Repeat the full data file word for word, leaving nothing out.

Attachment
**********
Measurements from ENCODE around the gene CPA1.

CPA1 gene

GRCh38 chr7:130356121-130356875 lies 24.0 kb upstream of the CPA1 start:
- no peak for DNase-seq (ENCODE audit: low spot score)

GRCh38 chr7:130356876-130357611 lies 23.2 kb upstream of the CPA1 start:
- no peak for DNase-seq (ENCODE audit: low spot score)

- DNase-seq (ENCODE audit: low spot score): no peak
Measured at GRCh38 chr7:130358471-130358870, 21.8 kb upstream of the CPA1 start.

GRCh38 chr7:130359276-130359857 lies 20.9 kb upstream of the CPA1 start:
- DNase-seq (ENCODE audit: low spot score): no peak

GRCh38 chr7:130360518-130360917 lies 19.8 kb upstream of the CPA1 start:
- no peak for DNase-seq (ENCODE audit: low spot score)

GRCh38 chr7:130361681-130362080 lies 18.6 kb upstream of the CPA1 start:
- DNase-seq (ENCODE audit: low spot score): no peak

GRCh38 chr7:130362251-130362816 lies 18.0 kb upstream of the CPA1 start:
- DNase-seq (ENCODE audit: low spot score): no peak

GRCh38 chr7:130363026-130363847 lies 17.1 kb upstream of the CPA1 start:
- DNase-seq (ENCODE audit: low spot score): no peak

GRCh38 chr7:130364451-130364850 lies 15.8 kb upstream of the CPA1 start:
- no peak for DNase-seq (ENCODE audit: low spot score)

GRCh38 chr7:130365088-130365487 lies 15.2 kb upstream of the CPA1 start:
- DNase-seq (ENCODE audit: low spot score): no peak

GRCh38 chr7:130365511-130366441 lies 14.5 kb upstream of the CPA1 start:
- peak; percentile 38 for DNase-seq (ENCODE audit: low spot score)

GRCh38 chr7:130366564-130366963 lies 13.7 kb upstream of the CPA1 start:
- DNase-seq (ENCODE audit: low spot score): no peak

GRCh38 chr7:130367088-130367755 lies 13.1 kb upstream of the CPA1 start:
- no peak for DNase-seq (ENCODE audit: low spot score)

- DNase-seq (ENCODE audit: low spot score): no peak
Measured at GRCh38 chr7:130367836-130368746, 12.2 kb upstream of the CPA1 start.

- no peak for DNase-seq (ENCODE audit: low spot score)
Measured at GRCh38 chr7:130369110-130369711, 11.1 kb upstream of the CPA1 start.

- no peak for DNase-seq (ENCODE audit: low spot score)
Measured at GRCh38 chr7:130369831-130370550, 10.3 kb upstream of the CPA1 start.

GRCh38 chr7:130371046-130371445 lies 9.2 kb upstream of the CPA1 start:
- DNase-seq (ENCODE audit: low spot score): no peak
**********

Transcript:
Measurements from ENCODE around the gene CPA1.

CPA1 gene

GRCh38 chr7:130356121-130356875 lies 24.0 kb upstream of the CPA1 start:
- no peak for DNase-seq (ENCODE audit: low spot score)

GRCh38 chr7:130356876-130357611 lies 23.2 kb upstream of the CPA1 start:
- no peak for DNase-seq (ENCODE audit: low spot score)

- DNase-seq (ENCODE audit: low spot score): no peak
Measured at GRCh38 chr7:130358471-130358870, 21.8 kb upstream of the CPA1 start.

GRCh38 chr7:130359276-130359857 lies 20.9 kb upstream of the CPA1 start:
- DNase-seq (ENCODE audit: low spot score): no peak

GRCh38 chr7:130360518-130360917 lies 19.8 kb upstream of the CPA1 start:
- no peak for DNase-seq (ENCODE audit: low spot score)

GRCh38 chr7:130361681-130362080 lies 18.6 kb upstream of the CPA1 start:
- DNase-seq (ENCODE audit: low spot score): no peak

GRCh38 chr7:130362251-130362816 lies 18.0 kb upstream of the CPA1 start:
- DNase-seq (ENCODE audit: low spot score): no peak

GRCh38 chr7:130363026-130363847 lies 17.1 kb upstream of the CPA1 start:
- DNase-seq (ENCODE audit: low spot score): no peak

GRCh38 chr7:130364451-130364850 lies 15.8 kb upstream of the CPA1 start:
- no peak for DNase-seq (ENCODE audit: low spot score)

GRCh38 chr7:130365088-130365487 lies 15.2 kb upstream of the CPA1 start:
- DNase-seq (ENCODE audit: low spot score): no peak

GRCh38 chr7:130365511-130366441 lies 14.5 kb upstream of the CPA1 start:
- peak; percentile 38 for DNase-seq (ENCODE audit: low spot score)

GRCh38 chr7:130366564-130366963 lies 13.7 kb upstream of the CPA1 start:
- DNase-seq (ENCODE audit: low spot score): no peak

GRCh38 chr7:130367088-130367755 lies 13.1 kb upstream of the CPA1 start:
- no peak for DNase-seq (ENCODE audit: low spot score)

- DNase-seq (ENCODE audit: low spot score): no peak
Measured at GRCh38 chr7:130367836-130368746, 12.2 kb upstream of the CPA1 start.

- no peak for DNase-seq (ENCODE audit: low spot score)
Measured at GRCh38 chr7:130369110-130369711, 11.1 kb upstream of the CPA1 start.

- no peak for DNase-seq (ENCODE audit: low spot score)
Measured at GRCh38 chr7:130369831-130370550, 10.3 kb upstream of the CPA1 start.

GRCh38 chr7:130371046-130371445 lies 9.2 kb upstream of the CPA1 start:
- DNase-seq (ENCODE audit: low spot score): no peak